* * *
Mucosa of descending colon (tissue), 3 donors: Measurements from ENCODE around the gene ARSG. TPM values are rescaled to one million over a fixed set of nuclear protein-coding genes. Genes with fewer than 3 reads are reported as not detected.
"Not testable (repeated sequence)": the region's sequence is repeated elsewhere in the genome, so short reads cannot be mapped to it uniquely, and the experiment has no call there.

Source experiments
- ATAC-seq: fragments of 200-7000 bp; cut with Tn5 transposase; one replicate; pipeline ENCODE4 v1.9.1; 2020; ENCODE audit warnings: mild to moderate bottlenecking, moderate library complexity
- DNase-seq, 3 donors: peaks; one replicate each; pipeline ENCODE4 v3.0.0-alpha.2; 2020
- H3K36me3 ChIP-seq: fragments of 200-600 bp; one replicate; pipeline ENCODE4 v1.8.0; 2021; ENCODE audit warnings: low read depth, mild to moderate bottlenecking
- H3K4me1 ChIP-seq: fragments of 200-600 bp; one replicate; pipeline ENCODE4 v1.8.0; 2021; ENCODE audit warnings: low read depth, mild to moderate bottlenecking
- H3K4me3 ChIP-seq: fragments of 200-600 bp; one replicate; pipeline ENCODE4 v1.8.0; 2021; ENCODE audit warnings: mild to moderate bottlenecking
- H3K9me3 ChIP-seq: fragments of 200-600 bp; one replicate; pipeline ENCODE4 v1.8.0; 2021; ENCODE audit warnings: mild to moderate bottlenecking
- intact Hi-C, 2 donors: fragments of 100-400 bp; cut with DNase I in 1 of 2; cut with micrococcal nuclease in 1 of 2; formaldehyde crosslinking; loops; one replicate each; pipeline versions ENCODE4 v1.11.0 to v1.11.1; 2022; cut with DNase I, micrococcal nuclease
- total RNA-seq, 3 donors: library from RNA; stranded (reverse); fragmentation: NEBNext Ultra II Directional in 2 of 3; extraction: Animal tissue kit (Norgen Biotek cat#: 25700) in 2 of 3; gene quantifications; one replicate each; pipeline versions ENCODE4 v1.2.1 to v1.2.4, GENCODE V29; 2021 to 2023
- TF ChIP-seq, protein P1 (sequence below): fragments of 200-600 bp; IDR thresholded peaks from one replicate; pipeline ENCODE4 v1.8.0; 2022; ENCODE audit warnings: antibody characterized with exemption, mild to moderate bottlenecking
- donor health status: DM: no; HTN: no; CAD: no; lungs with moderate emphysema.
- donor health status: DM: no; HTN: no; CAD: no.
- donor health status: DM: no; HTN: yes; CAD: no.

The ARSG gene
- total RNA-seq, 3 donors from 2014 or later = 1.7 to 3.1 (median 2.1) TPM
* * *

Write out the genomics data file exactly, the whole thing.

Mucosa of descending colon (tissue), 3 donors: Measurements from ENCODE around the gene ARSG. TPM values are rescaled to one million over a fixed set of nuclear protein-coding genes. Genes with fewer than 3 reads are reported as not detected.
"Not testable (repeated sequence)": the region's sequence is repeated elsewhere in the genome, so short reads cannot be mapped to it uniquely, and the experiment has no call there.

Source experiments
- ATAC-seq: fragments of 200-7000 bp; cut with Tn5 transposase; one replicate; pipeline ENCODE4 v1.9.1; 2020; ENCODE audit warnings: mild to moderate bottlenecking, moderate library complexity
- DNase-seq, 3 donors: peaks; one replicate each; pipeline ENCODE4 v3.0.0-alpha.2; 2020
- H3K36me3 ChIP-seq: fragments of 200-600 bp; one replicate; pipeline ENCODE4 v1.8.0; 2021; ENCODE audit warnings: low read depth, mild to moderate bottlenecking
- H3K4me1 ChIP-seq: fragments of 200-600 bp; one replicate; pipeline ENCODE4 v1.8.0; 2021; ENCODE audit warnings: low read depth, mild to moderate bottlenecking
- H3K4me3 ChIP-seq: fragments of 200-600 bp; one replicate; pipeline ENCODE4 v1.8.0; 2021; ENCODE audit warnings: mild to moderate bottlenecking
- H3K9me3 ChIP-seq: fragments of 200-600 bp; one replicate; pipeline ENCODE4 v1.8.0; 2021; ENCODE audit warnings: mild to moderate bottlenecking
- intact Hi-C, 2 donors: fragments of 100-400 bp; cut with DNase I in 1 of 2; cut with micrococcal nuclease in 1 of 2; formaldehyde crosslinking; loops; one replicate each; pipeline versions ENCODE4 v1.11.0 to v1.11.1; 2022; cut with DNase I, micrococcal nuclease
- total RNA-seq, 3 donors: library from RNA; stranded (reverse); fragmentation: NEBNext Ultra II Directional in 2 of 3; extraction: Animal tissue kit (Norgen Biotek cat#: 25700) in 2 of 3; gene quantifications; one replicate each; pipeline versions ENCODE4 v1.2.1 to v1.2.4, GENCODE V29; 2021 to 2023
- TF ChIP-seq, protein P1 (sequence below): fragments of 200-600 bp; IDR thresholded peaks from one replicate; pipeline ENCODE4 v1.8.0; 2022; ENCODE audit warnings: antibody characterized with exemption, mild to moderate bottlenecking
- donor health status: DM: no; HTN: no; CAD: no; lungs with moderate emphysema.
- donor health status: DM: no; HTN: no; CAD: no.
- donor health status: DM: no; HTN: yes; CAD: no.

The ARSG gene
- total RNA-seq, 3 donors from 2014 or later = 1.7 to 3.1 (median 2.1) TPM